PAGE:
Please share if you find this post useful, and stay warm!

No More cold Feet in Bed - 6 Ways to Keep Your Feet Warm

Your purchase through this site earns me an affiliate payment at no extra cost to you.
Thank you for supporting the site!

Posts may contain affiliate links, which allow me to earn a commission to support the site at no extra cost to you. Thank you!
Print Friendly


  1. Debbie says

    You can also fill fabric rectangles up with rice or flax seed, sew it shut, and when you want it hot, microwave it for one and a half to two minutes for one that’s 6 inches wide, and a foot long. They make great heating bags for your back or shoulder, but one kept in the freezer will give a nice cold compress that doesn’t ‘sweat’. We keep one in the freezer and one in the closet. You can make them smaller for foreheads too.

  2. says

    I have always had trouble with cold feet! Before I got married to my wonderful husband who also lets me warm up my feet against him, (what a blessing he is!) I have been known to try at least 3 or 4 of the methods you mentioned here :) Thanks for sharing – hopefully it can help more chronic cold feet-ers!

  3. Kathryn says

    I love heavy weight flannel sheets; although, even the lighter weight flannel, to me, is better than cold cotton sheets in the winter. The bed is never chilly.

    This next suggestion is probably going to sound very strange…lay an emergency blanket (reflective side up, of course) underneath a mattress pad—it keeps the crinkle sound to a minimum—and then top with a fitted sheet.

  4. Greg says

    I love the Internet! At the moment of writing this, I am “hidden” under my thick woolen covers with cold feet and typing this comment with my smartphone…on a cold and stormy December night. Because I couldn’t sleep because of the combination of having cold feet (despite wearing socks) and the rattling noises the stormy winds are making with the things in my neighbour’s garden, I decided o google for “no more cold feet on old winter nights” and chose to click here. Your page seems to be dedicated for women, but I don’t mind. Your tips are VERY welcome! Greetings from The Netherherlands! :-)

    • says

      I write what I know, so it’s a woman’s point of view, for sure, but gentleman are always welcome. With three older brothers, I have always been a bit of a tomboy, and with 5 1/2 years in college in male dominated fields (math/physics BS and mechanical engineering MS), I spent a lot of time hanging out with the boys. Now I’ve got two boys of my own, and of course my husband, so I am once again surrounded by testosterone. :-)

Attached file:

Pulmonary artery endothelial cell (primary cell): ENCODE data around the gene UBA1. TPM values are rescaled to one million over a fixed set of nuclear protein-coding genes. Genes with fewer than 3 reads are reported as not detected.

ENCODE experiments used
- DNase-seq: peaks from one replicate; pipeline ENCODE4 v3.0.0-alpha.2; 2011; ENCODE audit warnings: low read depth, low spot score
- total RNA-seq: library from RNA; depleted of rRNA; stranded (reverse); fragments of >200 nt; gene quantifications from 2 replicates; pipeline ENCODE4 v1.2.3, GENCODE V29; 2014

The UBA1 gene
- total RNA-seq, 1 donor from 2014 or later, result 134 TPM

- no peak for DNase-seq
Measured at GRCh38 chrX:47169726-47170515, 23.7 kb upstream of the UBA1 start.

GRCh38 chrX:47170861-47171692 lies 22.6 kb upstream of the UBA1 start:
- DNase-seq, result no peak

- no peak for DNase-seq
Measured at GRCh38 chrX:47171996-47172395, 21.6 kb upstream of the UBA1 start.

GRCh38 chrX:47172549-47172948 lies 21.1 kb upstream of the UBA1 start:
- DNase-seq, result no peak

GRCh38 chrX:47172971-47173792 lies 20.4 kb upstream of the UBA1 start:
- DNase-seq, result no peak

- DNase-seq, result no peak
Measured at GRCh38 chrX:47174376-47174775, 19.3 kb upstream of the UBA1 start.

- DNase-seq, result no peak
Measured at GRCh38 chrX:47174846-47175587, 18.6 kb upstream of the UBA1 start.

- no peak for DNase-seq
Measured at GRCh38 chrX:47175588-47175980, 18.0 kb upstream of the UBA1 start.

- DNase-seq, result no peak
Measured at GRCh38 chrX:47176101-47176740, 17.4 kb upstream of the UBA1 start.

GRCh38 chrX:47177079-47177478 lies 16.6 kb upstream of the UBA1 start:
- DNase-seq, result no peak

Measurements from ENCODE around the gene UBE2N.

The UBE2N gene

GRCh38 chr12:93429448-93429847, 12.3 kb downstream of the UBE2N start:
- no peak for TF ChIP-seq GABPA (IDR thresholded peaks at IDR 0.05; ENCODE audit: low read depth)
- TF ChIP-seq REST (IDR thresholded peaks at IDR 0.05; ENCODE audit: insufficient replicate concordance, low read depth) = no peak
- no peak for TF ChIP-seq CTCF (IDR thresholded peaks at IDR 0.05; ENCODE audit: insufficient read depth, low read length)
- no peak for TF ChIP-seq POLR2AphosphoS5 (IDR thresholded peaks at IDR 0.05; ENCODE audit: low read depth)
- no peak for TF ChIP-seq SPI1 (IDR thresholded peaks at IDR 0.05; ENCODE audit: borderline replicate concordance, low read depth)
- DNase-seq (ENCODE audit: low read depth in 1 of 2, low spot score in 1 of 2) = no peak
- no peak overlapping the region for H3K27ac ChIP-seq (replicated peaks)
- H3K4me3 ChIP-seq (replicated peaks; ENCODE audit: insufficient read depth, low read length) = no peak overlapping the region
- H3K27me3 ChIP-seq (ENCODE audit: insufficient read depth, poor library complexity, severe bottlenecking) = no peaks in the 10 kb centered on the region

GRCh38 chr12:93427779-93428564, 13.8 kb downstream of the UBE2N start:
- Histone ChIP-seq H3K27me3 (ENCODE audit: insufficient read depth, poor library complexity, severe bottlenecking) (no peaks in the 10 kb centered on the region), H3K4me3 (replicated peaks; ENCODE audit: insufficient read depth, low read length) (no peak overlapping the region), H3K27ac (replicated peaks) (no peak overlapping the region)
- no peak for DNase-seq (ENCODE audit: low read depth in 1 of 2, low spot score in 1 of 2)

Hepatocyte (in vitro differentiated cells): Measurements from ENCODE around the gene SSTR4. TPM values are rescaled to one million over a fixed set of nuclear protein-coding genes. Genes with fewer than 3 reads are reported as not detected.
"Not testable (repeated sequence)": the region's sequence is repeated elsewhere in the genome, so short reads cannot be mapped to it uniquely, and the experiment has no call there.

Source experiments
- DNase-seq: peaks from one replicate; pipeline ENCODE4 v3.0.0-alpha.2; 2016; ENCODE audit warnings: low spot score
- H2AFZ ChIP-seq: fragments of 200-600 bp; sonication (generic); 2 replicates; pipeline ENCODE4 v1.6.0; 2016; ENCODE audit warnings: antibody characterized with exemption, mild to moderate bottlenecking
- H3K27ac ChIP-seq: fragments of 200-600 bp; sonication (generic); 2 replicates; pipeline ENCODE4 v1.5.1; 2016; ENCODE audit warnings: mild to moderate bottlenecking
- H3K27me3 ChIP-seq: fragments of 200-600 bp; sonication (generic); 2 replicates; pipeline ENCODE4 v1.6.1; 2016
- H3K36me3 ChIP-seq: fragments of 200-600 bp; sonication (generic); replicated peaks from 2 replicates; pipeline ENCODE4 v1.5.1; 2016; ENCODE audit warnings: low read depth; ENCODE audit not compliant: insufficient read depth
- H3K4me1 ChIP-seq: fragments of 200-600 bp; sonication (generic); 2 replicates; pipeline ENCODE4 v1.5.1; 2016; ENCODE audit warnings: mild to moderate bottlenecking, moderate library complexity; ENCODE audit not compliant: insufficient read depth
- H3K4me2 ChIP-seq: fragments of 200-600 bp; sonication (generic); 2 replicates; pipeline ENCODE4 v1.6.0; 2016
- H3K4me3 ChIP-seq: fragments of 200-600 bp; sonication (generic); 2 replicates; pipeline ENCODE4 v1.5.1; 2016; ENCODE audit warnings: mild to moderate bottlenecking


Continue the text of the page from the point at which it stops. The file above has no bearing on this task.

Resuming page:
Stay warm, and welcome!

  5. Barbara Dougherty says

    Ok, i know you are not going to feel sorry for me at all, but i too have cold feet….all the time….in Florida. :( lolol. Well not all the time, but a lot. I just ordered some of those core products, thanks.

    • says

      It happens. I finally got the bed all warm last night, and then my hubby showed up and this time he had the icy feet. I graciously shared the hotpack along with a snuggle, and before long we were both warm. Not looking forward to winter, but glad he’ll be home every night.

  6. Kristi says

    Great ideas Laurie! I use flannel sheets, slipper socks and a couple of thick quilts and we also turn our thermostat down at night to save energy just like our grandparents.

  7. says

    I LOVE all of these tips! Thank you so much for sharing! I read your emails all the time and never make a comment, so I thought today I would tell you how many changes I have made in my life from your articles! Thank you and keep them coming!
    High fives,
    Dawn Winkelmann

    • says

      Thanks, Dawn. It’s so nice to hear from people who are happy instead of the grumpy people.

      I’m floundering for inspiration this week in the cold and dark. So hard to take good photos without light! I just need to tackle something and call it, “Good enough!”

  8. says

    Hi Laurie! I’m one of those husband’s who get’s a cold shock when my wife presses her cold feet into my back to warm them up in bed! We started thinking about better ways to help solve the “cold feet in bed” issue and came up with a little product called Cozy Toesies. I’d love to get a sample to you so you can give it a try, if you’re interested. Let me know & thanks in advance.

    • says

      I’m not sure it would work on our bed, because we have a crazy tall mattress. We ordered it from a local bedding manufacturer and had it made double sided so it could be flipped and last longer, but when it showed up it was much thicker than we anticipated.

  9. Jacob says

    One method I didn’t see in the post or the comments is what I would call the Infantry method – wear a hat. I have heard this one from lots of armed forces guys. Even when you have to get into the sleeping bag with your boots on, your feet can get cold at night. Wearing a beanie or other kind of winter hat traps the heat, and your head is usually the only thing sticking out of the covers at night to lose that heat. Trap it with a hat and your feet will get warm and stay warm.

Leave a Reply

Your email address will not be published. Required fields are marked *

You may use these HTML tags and attributes: <a href="" title=""> <abbr title=""> <acronym title=""> <b> <blockquote cite=""> <cite> <code> <del datetime=""> <em> <i> <q cite=""> <s> <strike> <strong>